The Endangered Species Act Dances With Wolves Continues

The Endangered Species Act Dances With Wolves Continues

Wolves in Michigan
Wolves in Michigan One Step Closer to State Management
Wildlife Management Institute
Wildlife Management Institute

Gardners, PA –-( In an unprecedented and increasingly controversial move, the United States judicial branch has begun a new chapter in the on-going saga of species protection, reports the Wildlife Management Institute.

Late last month, Congress passed a rider attached to the hotly debated 2011 fiscal appropriations bill that effectively reinstated the 2009 wolf delisting rule for the Northern Rocky Mountain Gray Wolf Distinct Population Segment (NR DPS). That marked the first time any species, plant or animal, has been removed from the endangered species list by legislative action.

The bipartisan compromise to include the rider came just hours before a more conservative settlement to delist wolves in Montana and Idaho only was rejected by U.S. District Court Judge Donald Malloy.

On May 5, the Department of the Interior (DOI) officially removed the gray wolf from the endangered species list throughout much the NR DPS. Wolf management now will fall under state authority in Montana, Idaho and portions of Utah, Washington and Oregon. Wyoming, although in the NR DPS, will remain under federal management authority until the U.S. Fish and Wildlife Service (FWS) and the Wyoming Fish and Game Department can “develop a wolf management plan that would allow wolves in Wyoming to be removed from the list in the future.”

According to documents released by the FWS, state and federal biologists will “monitor wolf populations in the Northern Rocky Mountain DPS and gather population data for at least five years under a post-delisting monitoring plan previously approved by the Service.”

“Like other iconic species such as the whooping crane, the brown pelican and the bald eagle, the recovery of the gray wolf is another success story of the Endangered Species Act,” said DOI Secretary Ken Salazar in a press release issued earlier this month. “The gray wolf’s biological recovery reflects years of work by scientists, wildlife managers, and our state, tribal and stakeholder partners to bring wolf populations back to healthy levels.”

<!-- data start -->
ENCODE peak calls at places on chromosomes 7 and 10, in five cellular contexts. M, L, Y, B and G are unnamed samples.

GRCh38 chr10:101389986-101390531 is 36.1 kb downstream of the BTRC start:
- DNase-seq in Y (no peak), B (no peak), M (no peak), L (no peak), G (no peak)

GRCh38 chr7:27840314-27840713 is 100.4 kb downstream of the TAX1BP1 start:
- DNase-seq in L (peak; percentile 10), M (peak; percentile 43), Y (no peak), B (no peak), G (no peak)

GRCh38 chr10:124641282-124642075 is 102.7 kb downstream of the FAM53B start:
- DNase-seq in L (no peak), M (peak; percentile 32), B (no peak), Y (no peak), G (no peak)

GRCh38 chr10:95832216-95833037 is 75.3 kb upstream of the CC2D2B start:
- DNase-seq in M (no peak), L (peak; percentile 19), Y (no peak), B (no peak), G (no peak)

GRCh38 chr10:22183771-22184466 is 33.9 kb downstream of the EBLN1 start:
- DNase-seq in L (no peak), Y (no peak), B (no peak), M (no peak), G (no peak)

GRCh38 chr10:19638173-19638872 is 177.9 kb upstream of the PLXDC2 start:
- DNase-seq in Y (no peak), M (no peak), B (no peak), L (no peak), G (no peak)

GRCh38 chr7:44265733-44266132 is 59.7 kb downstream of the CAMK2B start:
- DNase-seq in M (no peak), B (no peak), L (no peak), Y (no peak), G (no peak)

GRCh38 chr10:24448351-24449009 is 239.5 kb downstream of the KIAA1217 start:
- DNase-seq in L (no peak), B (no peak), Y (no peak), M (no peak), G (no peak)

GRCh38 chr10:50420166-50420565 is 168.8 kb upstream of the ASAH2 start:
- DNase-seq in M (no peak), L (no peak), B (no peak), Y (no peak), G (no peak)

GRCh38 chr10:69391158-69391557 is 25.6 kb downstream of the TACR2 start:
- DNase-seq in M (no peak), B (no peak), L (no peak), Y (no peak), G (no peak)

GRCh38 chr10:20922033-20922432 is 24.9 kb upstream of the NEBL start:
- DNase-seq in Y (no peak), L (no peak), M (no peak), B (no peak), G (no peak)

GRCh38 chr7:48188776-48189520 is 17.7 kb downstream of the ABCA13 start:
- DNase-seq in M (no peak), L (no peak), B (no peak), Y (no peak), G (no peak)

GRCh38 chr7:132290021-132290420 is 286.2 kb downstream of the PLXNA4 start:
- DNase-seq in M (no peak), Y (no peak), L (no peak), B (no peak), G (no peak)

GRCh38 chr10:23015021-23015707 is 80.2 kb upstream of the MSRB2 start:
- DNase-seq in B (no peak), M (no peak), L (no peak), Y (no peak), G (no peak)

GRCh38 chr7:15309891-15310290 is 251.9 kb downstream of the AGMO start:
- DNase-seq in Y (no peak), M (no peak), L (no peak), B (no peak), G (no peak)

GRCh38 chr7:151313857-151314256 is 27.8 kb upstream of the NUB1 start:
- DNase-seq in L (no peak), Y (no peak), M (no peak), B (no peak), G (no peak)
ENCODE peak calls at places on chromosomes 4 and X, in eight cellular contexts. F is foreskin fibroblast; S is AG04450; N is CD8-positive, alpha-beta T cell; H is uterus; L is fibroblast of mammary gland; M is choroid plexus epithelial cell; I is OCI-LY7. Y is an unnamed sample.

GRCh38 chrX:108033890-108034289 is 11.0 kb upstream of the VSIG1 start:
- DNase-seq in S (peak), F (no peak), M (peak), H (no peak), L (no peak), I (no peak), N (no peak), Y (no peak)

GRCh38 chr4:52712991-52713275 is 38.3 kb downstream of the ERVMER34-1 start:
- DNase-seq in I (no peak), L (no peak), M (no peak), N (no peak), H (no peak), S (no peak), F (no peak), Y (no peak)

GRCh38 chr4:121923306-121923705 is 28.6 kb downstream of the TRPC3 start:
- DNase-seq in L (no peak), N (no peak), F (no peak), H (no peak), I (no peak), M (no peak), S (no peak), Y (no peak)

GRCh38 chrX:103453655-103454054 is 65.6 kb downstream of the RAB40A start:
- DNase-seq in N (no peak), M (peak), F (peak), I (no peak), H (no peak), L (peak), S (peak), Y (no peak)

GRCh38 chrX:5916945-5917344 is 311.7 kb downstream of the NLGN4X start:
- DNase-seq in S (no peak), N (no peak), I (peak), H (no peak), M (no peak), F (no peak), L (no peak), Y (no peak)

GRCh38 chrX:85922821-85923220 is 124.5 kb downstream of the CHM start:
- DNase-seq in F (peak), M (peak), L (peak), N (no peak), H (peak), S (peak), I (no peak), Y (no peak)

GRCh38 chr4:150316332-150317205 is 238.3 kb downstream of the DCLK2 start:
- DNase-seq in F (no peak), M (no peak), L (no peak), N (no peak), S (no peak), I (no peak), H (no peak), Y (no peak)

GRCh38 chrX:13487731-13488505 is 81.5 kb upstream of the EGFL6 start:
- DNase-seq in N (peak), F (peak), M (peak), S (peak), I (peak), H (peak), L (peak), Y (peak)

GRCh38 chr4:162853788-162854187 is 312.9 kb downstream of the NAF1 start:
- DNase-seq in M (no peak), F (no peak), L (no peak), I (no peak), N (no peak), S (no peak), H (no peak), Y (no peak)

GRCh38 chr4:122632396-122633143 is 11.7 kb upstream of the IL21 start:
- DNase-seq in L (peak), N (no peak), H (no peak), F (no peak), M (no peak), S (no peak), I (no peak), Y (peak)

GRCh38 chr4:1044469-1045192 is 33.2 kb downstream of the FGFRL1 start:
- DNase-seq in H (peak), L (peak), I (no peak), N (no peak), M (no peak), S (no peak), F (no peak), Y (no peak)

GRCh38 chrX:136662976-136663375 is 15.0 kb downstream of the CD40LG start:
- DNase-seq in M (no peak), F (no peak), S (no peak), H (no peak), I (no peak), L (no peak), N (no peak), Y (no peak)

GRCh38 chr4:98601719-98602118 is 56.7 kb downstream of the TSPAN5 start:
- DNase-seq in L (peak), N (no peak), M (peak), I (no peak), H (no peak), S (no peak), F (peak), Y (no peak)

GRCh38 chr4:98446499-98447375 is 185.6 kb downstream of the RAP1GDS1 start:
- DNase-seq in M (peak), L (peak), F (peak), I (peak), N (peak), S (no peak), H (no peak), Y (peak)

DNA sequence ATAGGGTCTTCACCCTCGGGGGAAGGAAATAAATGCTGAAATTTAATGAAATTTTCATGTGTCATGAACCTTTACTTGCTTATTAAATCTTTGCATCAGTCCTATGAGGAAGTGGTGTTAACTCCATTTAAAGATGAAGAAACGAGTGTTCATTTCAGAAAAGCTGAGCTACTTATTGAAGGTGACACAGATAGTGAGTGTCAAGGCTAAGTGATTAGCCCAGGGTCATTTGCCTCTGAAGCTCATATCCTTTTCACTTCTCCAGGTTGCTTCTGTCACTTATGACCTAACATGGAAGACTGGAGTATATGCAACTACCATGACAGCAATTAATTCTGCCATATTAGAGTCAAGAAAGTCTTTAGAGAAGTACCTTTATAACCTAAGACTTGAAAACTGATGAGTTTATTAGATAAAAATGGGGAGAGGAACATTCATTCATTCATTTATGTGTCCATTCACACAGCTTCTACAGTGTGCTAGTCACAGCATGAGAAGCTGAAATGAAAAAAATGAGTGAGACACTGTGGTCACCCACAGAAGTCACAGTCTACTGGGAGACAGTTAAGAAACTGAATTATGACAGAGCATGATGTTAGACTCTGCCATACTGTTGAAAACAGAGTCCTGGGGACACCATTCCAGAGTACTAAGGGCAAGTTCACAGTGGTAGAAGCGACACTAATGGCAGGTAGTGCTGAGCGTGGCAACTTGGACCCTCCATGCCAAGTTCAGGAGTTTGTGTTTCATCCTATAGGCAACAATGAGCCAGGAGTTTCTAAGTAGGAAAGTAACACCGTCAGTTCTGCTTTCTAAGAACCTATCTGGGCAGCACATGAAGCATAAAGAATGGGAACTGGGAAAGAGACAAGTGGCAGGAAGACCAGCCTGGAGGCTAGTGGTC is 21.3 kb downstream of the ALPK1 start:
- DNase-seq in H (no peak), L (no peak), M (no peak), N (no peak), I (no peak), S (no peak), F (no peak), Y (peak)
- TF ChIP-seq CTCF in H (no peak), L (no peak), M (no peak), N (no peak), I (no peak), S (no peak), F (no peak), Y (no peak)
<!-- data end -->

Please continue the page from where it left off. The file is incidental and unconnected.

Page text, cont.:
Not surprisingly, environmental groups have responded to the delisting with a suite of lawsuits. The Alliance for the Wild Rockies, WildEarth Guardians, and Friends of the Clearwaters filed a complaint in the Federal District Court of Montana, arguing violation of the separations of powers doctrine, since Congress’ action repealed a previous federal ruling without amending existing law. The Center for Biological Diversity filed a similar lawsuit citing the same separations of powers violation.

In the meantime, Montana and Idaho are fully preparing to open hunting seasons for wolves this coming fall. On May 12, the Montana Fish, Wildlife and Parks Commission proposed to create 14 wolf management units within the state and approved an overall harvest quota of 220 animals. The proposal is similar to the one used to develop the state’s planned wolf season in 2009. According to agency biologists, the proposed season and license structure would reduce the current wolf population of 566 wolves by 25 percent.

Wasting no time, Idaho began selling permits for its future wolf season the same day the FWS announced the delisting. Reportedly, Idaho, which supports just over 700 wolves, plans to sell the same number of licenses as Montana.

In conjunction with the NR DPS delisting, the FWS also announced its intention to delist “biologically recovered gray wolf populations in the Western Great Lakes.” This attempt to delist gray wolves in Minnesota, Michigan and Wisconsin currently is open for public comment until July 5. With nearly 3,000 wolves in Minnesota alone, biologists hold no reservation about the species’ future in the region. In addition to delisting the wolf, the proposed rule would seek to revise the species’ range by restricting it from 29 eastern states based on taxonomic evidence that suggests the region did not historically hold gray wolf populations. The rule also calls for a review of gray wolf numbers in the Pacific Northwest and the Southwest in order to determine potential listing status of the species in those areas. (mcd)

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